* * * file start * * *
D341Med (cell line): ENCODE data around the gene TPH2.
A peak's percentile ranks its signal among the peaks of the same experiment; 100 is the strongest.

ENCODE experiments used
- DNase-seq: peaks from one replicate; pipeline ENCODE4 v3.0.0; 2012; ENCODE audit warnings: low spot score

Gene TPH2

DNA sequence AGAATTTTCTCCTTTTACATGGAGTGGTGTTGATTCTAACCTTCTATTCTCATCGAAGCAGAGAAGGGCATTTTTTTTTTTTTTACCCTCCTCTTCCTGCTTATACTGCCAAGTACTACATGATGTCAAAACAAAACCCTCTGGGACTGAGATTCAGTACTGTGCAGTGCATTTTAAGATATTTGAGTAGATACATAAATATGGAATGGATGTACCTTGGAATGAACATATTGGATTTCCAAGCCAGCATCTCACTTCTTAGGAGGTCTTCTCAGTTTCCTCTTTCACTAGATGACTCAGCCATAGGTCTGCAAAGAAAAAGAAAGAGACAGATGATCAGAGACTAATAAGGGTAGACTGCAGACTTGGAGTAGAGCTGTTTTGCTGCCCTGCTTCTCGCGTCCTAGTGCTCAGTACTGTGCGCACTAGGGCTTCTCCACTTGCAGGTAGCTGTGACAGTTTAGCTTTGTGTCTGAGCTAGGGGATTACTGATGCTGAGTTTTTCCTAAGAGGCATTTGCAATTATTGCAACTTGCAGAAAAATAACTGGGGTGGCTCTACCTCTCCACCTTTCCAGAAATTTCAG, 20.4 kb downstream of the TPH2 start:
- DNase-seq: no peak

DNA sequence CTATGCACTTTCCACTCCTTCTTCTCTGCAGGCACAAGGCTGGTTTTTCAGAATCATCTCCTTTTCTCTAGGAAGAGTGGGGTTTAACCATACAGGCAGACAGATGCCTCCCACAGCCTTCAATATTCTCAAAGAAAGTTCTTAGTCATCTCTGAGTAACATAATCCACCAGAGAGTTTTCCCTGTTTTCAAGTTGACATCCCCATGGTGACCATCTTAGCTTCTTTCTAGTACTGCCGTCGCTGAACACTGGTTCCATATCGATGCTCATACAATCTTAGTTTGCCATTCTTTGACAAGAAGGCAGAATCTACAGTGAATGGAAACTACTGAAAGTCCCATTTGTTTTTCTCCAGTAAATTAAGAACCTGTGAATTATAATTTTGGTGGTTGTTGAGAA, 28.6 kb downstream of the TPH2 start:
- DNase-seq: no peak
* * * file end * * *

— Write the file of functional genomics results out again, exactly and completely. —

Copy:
D341Med (cell line): ENCODE data around the gene TPH2.
A peak's percentile ranks its signal among the peaks of the same experiment; 100 is the strongest.

ENCODE experiments used
- DNase-seq: peaks from one replicate; pipeline ENCODE4 v3.0.0; 2012; ENCODE audit warnings: low spot score

Gene TPH2

DNA sequence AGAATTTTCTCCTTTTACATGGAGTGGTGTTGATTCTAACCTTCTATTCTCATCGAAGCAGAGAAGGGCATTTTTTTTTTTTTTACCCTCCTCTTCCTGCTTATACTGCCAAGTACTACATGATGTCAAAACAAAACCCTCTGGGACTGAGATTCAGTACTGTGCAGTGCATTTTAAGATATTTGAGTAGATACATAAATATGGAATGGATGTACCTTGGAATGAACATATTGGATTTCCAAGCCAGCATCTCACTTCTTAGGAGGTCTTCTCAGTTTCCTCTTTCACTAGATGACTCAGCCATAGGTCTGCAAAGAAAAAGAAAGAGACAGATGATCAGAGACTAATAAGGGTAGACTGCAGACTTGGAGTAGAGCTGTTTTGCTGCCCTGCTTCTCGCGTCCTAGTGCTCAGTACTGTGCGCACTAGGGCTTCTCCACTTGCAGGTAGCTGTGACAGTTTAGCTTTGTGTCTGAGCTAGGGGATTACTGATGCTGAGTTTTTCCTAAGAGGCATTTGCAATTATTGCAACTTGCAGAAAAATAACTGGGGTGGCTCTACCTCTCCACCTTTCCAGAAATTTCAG, 20.4 kb downstream of the TPH2 start:
- DNase-seq: no peak

DNA sequence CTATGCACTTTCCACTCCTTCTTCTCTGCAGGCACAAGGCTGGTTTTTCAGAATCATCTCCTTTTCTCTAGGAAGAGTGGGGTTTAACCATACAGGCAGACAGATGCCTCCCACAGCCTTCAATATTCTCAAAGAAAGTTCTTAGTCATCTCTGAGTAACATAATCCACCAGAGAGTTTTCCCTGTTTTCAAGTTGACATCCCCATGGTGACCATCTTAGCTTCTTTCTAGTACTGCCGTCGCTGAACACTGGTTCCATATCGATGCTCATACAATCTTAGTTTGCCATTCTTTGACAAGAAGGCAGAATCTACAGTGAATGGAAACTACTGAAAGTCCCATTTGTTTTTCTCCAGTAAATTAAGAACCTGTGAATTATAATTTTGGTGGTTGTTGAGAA, 28.6 kb downstream of the TPH2 start:
- DNase-seq: no peak